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Listening to health workers: lessons from Eastern Uganda for strengthening the programme for the prevention of mother-to-child transmission of HIV

Overview of attention for article published in BMC Health Services Research, January 2012
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Mentioned by

twitter
4 tweeters

Citations

dimensions_citation
18 Dimensions

Readers on

mendeley
122 Mendeley
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Title
Listening to health workers: lessons from Eastern Uganda for strengthening the programme for the prevention of mother-to-child transmission of HIV
Published in
BMC Health Services Research, January 2012
DOI 10.1186/1472-6963-12-3
Pubmed ID
Authors

Joseph Rujumba, James K Tumwine, Thorkild Tylleskär, Stella Neema, Harald K Heggenhougen

Abstract

The implementation and utilization of programmes for the prevention of mother-to-child transmission (PMTCT) of HIV in most low income countries has been described as sub-optimal. As planners and service providers, the views of health workers are important in generating priorities to improve the effectiveness of the PMTCT programme in Uganda. We explored the lessons learnt by health workers involved in the provision of PMTCT services in eastern Uganda to better understand what more needs to be done to strengthen the PMTCT programme.

Twitter Demographics

The data shown below were collected from the profiles of 4 tweeters who shared this research output. Click here to find out more about how the information was compiled.

Mendeley readers

The data shown below were compiled from readership statistics for 122 Mendeley readers of this research output. Click here to see the associated Mendeley record.

Geographical breakdown

Country Count As %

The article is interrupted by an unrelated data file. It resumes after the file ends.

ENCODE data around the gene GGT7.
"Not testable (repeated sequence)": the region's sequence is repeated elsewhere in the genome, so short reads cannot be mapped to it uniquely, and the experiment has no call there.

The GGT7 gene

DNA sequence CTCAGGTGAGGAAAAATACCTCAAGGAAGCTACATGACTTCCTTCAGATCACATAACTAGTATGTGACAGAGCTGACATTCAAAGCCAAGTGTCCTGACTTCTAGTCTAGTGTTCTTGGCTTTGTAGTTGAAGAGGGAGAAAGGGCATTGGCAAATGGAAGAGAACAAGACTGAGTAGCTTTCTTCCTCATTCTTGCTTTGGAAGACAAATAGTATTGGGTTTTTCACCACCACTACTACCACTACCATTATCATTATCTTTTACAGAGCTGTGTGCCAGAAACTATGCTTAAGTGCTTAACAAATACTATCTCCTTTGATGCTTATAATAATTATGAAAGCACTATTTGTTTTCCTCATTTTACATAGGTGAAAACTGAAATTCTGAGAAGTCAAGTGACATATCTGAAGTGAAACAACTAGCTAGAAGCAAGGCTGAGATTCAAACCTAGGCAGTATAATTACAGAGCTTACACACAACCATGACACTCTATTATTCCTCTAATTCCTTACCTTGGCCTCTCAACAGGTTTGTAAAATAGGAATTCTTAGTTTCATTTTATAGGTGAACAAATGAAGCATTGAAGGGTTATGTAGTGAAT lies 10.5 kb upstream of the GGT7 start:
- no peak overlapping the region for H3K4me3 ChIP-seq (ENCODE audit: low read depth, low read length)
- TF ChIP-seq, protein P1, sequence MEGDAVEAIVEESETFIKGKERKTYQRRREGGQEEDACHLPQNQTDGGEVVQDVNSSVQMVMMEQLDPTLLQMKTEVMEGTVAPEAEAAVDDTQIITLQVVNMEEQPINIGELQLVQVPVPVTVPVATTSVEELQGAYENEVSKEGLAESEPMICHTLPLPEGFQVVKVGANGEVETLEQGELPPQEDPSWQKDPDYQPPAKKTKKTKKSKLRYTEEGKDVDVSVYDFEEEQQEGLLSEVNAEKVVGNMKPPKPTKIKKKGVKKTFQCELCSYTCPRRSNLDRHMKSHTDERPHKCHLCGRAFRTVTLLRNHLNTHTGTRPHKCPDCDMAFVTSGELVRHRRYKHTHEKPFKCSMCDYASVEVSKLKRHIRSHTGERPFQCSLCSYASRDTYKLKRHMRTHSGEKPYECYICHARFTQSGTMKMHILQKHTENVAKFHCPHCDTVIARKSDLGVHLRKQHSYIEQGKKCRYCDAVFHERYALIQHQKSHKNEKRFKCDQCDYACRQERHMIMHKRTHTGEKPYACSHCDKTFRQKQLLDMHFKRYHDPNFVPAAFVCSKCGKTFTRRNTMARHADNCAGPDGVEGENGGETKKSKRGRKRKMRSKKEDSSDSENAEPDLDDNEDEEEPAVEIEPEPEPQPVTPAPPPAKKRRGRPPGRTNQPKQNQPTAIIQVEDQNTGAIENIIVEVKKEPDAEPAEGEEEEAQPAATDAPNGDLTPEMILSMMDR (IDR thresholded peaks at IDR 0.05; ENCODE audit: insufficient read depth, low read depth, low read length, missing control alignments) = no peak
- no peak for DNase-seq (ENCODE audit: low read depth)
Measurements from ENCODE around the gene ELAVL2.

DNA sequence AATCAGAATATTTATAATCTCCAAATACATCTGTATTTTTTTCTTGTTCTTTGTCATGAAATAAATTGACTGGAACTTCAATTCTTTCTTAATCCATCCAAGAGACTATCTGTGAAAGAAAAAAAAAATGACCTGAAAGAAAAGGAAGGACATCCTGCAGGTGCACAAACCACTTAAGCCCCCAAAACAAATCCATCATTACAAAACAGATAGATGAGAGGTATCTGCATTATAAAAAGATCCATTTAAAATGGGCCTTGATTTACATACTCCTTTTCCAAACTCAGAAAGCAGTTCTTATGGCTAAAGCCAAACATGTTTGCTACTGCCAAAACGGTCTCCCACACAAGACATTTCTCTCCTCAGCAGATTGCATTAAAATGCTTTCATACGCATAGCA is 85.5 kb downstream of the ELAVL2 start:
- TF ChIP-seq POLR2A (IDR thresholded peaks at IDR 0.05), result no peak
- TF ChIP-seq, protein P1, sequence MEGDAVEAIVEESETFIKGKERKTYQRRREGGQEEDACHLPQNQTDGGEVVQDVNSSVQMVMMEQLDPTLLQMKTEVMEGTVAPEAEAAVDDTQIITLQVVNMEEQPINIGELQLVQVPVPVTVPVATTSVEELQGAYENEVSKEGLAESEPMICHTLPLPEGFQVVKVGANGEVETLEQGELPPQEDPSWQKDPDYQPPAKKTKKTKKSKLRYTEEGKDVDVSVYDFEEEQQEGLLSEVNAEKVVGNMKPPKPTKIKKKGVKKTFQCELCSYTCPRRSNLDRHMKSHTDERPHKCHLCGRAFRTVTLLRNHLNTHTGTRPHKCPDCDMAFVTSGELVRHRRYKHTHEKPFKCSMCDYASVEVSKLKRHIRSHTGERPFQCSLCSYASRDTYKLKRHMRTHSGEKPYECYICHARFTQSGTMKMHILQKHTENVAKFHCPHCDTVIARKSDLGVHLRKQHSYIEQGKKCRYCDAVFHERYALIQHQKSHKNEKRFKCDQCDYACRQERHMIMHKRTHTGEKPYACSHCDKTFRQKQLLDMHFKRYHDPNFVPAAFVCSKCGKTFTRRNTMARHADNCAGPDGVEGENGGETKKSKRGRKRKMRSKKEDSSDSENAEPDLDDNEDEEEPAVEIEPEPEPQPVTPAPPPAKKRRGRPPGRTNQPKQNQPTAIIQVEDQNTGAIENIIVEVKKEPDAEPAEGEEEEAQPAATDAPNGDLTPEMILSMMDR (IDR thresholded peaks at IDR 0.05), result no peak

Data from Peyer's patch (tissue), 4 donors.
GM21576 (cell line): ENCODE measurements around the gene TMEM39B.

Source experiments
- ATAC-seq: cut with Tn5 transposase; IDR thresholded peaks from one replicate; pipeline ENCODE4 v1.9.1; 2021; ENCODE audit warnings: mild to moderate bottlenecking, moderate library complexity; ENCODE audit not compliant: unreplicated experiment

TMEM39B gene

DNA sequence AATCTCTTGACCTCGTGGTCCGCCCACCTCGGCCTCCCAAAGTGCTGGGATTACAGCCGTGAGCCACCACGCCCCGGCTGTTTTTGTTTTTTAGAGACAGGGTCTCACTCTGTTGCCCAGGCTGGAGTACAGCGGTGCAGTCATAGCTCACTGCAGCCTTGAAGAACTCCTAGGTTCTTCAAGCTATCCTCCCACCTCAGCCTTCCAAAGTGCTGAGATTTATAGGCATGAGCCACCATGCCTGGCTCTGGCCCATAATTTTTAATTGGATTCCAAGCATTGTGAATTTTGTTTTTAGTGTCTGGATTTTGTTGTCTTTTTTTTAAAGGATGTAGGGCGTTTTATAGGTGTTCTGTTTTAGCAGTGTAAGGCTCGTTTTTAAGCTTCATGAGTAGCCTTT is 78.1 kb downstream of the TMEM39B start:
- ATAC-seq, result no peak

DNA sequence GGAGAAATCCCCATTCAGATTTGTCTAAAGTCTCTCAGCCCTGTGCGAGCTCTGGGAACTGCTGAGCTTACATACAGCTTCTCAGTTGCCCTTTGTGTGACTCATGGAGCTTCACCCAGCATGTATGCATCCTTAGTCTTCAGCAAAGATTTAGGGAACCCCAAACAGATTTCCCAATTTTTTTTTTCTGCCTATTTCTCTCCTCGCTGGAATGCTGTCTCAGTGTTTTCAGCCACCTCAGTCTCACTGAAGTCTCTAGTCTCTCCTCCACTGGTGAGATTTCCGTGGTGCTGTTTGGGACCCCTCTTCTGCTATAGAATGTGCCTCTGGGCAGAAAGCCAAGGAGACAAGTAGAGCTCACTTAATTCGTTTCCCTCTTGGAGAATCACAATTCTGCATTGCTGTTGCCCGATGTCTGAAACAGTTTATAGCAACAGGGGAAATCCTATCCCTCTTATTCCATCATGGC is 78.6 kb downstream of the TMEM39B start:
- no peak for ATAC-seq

Spain 1 <1%
Uganda 1 <1%
Unknown 120 98%

Demographic breakdown

Readers by professional status Count As %
Student > Master 31 25%
Researcher 23 19%
Student > Ph. D. Student 15 12%
Student > Bachelor 9 7%
Student > Postgraduate 7 6%
Other 16 13%
Unknown 21 17%
Readers by discipline Count As %
Medicine and Dentistry 42 34%
Nursing and Health Professions 19 16%
Social Sciences 18 15%
Pharmacology, Toxicology and Pharmaceutical Science 5 4%
Business, Management and Accounting 3 2%
Other 13 11%
Unknown 22 18%

Attention Score in Context

This research output has an Altmetric Attention Score of 3. This is our high-level measure of the quality and quantity of online attention that it has received. This Attention Score, as well as the ranking and number of research outputs shown below, was calculated when the research output was last mentioned on 25 January 2012.
All research outputs
#12,063,827
of 21,331,034 outputs
Outputs from BMC Health Services Research
#4,035
of 7,097 outputs
Outputs of similar age
#140,538
of 251,787 outputs
Outputs of similar age from BMC Health Services Research
#117
of 232 outputs
Altmetric has tracked 21,331,034 research outputs across all sources so far. This one is in the 43rd percentile – i.e., 43% of other outputs scored the same or lower than it.
So far Altmetric has tracked 7,097 research outputs from this source. They typically receive a little more attention than average, with a mean Attention Score of 7.4. This one is in the 42nd percentile – i.e., 42% of its peers scored the same or lower than it.
Older research outputs will score higher simply because they've had more time to accumulate mentions. To account for age we can compare this Altmetric Attention Score to the 251,787 tracked outputs that were published within six weeks on either side of this one in any source. This one is in the 44th percentile – i.e., 44% of its contemporaries scored the same or lower than it.
We're also able to compare this research output to 232 others from the same source and published within six weeks on either side of this one. This one is in the 49th percentile – i.e., 49% of its contemporaries scored the same or lower than it.